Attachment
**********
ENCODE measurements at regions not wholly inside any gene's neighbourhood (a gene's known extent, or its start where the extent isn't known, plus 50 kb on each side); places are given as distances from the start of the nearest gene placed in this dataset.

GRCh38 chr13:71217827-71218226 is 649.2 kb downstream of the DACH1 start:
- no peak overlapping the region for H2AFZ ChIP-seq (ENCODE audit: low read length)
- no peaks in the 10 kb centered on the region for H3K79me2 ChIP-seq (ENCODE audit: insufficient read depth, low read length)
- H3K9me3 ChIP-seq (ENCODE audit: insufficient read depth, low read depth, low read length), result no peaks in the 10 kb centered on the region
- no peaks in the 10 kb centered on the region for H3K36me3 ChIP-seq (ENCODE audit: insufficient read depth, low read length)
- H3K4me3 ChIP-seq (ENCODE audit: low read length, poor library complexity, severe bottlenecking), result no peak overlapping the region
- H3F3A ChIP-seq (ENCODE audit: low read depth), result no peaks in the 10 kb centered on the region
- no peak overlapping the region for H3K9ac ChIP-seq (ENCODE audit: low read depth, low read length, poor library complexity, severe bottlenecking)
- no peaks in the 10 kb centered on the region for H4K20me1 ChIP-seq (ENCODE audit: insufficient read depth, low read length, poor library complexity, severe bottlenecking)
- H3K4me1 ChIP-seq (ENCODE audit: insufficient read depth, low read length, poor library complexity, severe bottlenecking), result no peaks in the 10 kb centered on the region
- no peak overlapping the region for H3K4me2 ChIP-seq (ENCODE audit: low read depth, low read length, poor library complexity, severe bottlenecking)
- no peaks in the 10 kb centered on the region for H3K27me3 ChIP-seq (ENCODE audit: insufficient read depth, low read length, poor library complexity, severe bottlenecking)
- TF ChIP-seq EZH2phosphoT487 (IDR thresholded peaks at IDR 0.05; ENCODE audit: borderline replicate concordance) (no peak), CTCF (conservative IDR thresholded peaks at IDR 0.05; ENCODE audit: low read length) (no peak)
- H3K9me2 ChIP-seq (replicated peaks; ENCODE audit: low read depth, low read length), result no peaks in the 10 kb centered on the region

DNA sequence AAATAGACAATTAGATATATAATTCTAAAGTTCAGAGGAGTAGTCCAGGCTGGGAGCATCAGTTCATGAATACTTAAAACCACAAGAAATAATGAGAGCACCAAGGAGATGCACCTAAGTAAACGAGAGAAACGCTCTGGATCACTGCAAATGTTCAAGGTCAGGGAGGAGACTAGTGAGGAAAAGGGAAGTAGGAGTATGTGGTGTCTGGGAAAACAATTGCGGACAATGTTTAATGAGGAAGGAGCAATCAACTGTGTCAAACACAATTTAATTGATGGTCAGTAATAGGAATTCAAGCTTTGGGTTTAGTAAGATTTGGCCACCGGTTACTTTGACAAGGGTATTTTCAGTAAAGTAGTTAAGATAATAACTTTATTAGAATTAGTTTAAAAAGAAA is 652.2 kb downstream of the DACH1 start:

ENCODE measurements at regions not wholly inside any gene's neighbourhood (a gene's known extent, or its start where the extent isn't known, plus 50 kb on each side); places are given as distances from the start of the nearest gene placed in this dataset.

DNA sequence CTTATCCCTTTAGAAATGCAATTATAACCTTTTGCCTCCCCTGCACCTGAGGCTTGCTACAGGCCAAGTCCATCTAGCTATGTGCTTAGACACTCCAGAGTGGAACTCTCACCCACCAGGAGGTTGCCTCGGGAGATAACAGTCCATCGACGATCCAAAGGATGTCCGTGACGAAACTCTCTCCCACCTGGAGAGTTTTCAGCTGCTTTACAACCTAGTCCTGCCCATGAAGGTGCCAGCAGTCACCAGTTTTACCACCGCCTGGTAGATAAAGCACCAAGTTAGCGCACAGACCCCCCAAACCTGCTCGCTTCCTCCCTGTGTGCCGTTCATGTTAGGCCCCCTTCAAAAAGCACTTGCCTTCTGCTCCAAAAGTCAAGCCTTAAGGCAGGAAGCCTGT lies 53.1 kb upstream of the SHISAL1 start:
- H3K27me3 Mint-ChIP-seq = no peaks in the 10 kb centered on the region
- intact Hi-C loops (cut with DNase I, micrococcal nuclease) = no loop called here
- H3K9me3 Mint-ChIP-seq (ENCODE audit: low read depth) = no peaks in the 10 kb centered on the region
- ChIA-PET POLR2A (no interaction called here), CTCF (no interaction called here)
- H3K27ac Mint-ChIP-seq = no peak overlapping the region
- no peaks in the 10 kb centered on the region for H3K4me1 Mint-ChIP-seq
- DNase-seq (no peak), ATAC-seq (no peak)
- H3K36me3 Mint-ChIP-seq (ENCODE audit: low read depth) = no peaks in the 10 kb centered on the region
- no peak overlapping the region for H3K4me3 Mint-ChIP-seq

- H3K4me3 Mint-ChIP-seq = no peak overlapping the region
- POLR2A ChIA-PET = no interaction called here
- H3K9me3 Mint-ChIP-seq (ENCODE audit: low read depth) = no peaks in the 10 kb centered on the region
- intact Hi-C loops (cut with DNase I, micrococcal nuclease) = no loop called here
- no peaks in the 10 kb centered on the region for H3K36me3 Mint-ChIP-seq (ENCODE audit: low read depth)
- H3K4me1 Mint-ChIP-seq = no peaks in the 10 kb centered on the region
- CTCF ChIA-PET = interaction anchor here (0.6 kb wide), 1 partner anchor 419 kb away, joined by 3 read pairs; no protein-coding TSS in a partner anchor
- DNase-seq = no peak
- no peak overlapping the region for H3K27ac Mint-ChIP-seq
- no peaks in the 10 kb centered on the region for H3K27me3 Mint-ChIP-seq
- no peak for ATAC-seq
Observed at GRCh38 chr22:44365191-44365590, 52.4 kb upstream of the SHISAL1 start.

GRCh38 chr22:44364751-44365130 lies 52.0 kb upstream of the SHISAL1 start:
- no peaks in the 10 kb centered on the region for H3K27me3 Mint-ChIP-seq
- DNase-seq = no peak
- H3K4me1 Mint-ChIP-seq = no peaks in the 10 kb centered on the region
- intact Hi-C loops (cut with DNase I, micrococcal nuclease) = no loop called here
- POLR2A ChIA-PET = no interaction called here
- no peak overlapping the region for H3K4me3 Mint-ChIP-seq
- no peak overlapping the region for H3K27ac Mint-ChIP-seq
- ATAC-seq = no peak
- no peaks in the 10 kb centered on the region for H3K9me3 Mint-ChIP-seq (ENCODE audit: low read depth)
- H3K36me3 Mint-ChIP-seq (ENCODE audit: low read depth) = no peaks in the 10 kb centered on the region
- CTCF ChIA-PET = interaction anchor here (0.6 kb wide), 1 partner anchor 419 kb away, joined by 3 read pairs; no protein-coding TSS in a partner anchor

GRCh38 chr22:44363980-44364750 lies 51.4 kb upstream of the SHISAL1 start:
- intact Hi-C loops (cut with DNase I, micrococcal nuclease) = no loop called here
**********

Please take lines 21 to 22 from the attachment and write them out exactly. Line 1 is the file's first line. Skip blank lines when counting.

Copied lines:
- H3K9me3 Mint-ChIP-seq (ENCODE audit: low read depth) = no peaks in the 10 kb centered on the region
- ChIA-PET POLR2A (no interaction called here), CTCF (no interaction called here)